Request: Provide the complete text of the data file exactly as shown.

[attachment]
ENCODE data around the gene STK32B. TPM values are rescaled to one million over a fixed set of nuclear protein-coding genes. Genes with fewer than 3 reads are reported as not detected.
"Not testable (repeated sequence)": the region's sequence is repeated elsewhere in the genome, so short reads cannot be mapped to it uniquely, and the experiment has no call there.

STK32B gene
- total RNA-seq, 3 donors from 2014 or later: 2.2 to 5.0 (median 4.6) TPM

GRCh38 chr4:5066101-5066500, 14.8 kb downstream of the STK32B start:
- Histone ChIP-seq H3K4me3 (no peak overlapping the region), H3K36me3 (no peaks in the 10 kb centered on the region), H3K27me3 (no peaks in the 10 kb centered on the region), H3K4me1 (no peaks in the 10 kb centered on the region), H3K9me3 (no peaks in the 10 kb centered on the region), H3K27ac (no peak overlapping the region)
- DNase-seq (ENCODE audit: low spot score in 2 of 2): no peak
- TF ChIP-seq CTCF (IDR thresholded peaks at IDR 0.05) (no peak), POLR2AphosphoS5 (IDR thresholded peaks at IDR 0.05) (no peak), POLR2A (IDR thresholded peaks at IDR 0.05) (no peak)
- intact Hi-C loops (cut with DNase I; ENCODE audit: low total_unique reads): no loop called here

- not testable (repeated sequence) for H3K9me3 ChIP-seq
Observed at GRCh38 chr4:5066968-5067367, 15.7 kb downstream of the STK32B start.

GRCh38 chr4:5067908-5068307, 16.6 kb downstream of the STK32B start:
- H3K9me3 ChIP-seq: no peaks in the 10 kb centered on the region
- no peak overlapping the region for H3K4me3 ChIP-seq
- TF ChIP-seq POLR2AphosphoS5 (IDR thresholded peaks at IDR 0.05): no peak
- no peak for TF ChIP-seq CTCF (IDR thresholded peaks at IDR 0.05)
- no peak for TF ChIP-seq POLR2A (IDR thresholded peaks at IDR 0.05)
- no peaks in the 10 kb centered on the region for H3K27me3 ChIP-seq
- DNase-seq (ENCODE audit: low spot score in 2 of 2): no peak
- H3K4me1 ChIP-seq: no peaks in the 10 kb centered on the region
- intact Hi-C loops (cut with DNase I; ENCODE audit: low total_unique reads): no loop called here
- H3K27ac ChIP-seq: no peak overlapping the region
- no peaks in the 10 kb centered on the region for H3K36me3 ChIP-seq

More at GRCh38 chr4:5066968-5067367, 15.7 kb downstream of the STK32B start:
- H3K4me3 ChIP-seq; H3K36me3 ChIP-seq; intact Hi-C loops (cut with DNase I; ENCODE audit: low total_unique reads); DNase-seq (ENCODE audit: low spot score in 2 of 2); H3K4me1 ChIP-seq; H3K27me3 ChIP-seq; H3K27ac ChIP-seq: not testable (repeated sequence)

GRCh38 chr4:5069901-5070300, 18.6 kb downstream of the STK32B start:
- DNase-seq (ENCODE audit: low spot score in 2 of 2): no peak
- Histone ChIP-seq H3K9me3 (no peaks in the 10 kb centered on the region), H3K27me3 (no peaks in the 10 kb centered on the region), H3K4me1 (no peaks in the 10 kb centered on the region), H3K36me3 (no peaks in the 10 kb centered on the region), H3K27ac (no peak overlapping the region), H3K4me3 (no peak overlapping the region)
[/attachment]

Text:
ENCODE data around the gene STK32B. TPM values are rescaled to one million over a fixed set of nuclear protein-coding genes. Genes with fewer than 3 reads are reported as not detected.
"Not testable (repeated sequence)": the region's sequence is repeated elsewhere in the genome, so short reads cannot be mapped to it uniquely, and the experiment has no call there.

STK32B gene
- total RNA-seq, 3 donors from 2014 or later: 2.2 to 5.0 (median 4.6) TPM

GRCh38 chr4:5066101-5066500, 14.8 kb downstream of the STK32B start:
- Histone ChIP-seq H3K4me3 (no peak overlapping the region), H3K36me3 (no peaks in the 10 kb centered on the region), H3K27me3 (no peaks in the 10 kb centered on the region), H3K4me1 (no peaks in the 10 kb centered on the region), H3K9me3 (no peaks in the 10 kb centered on the region), H3K27ac (no peak overlapping the region)
- DNase-seq (ENCODE audit: low spot score in 2 of 2): no peak
- TF ChIP-seq CTCF (IDR thresholded peaks at IDR 0.05) (no peak), POLR2AphosphoS5 (IDR thresholded peaks at IDR 0.05) (no peak), POLR2A (IDR thresholded peaks at IDR 0.05) (no peak)
- intact Hi-C loops (cut with DNase I; ENCODE audit: low total_unique reads): no loop called here

- not testable (repeated sequence) for H3K9me3 ChIP-seq
Observed at GRCh38 chr4:5066968-5067367, 15.7 kb downstream of the STK32B start.

GRCh38 chr4:5067908-5068307, 16.6 kb downstream of the STK32B start:
- H3K9me3 ChIP-seq: no peaks in the 10 kb centered on the region
- no peak overlapping the region for H3K4me3 ChIP-seq
- TF ChIP-seq POLR2AphosphoS5 (IDR thresholded peaks at IDR 0.05): no peak
- no peak for TF ChIP-seq CTCF (IDR thresholded peaks at IDR 0.05)
- no peak for TF ChIP-seq POLR2A (IDR thresholded peaks at IDR 0.05)
- no peaks in the 10 kb centered on the region for H3K27me3 ChIP-seq
- DNase-seq (ENCODE audit: low spot score in 2 of 2): no peak
- H3K4me1 ChIP-seq: no peaks in the 10 kb centered on the region
- intact Hi-C loops (cut with DNase I; ENCODE audit: low total_unique reads): no loop called here
- H3K27ac ChIP-seq: no peak overlapping the region
- no peaks in the 10 kb centered on the region for H3K36me3 ChIP-seq

More at GRCh38 chr4:5066968-5067367, 15.7 kb downstream of the STK32B start:
- H3K4me3 ChIP-seq; H3K36me3 ChIP-seq; intact Hi-C loops (cut with DNase I; ENCODE audit: low total_unique reads); DNase-seq (ENCODE audit: low spot score in 2 of 2); H3K4me1 ChIP-seq; H3K27me3 ChIP-seq; H3K27ac ChIP-seq: not testable (repeated sequence)

GRCh38 chr4:5069901-5070300, 18.6 kb downstream of the STK32B start:
- DNase-seq (ENCODE audit: low spot score in 2 of 2): no peak
- Histone ChIP-seq H3K9me3 (no peaks in the 10 kb centered on the region), H3K27me3 (no peaks in the 10 kb centered on the region), H3K4me1 (no peaks in the 10 kb centered on the region), H3K36me3 (no peaks in the 10 kb centered on the region), H3K27ac (no peak overlapping the region), H3K4me3 (no peak overlapping the region)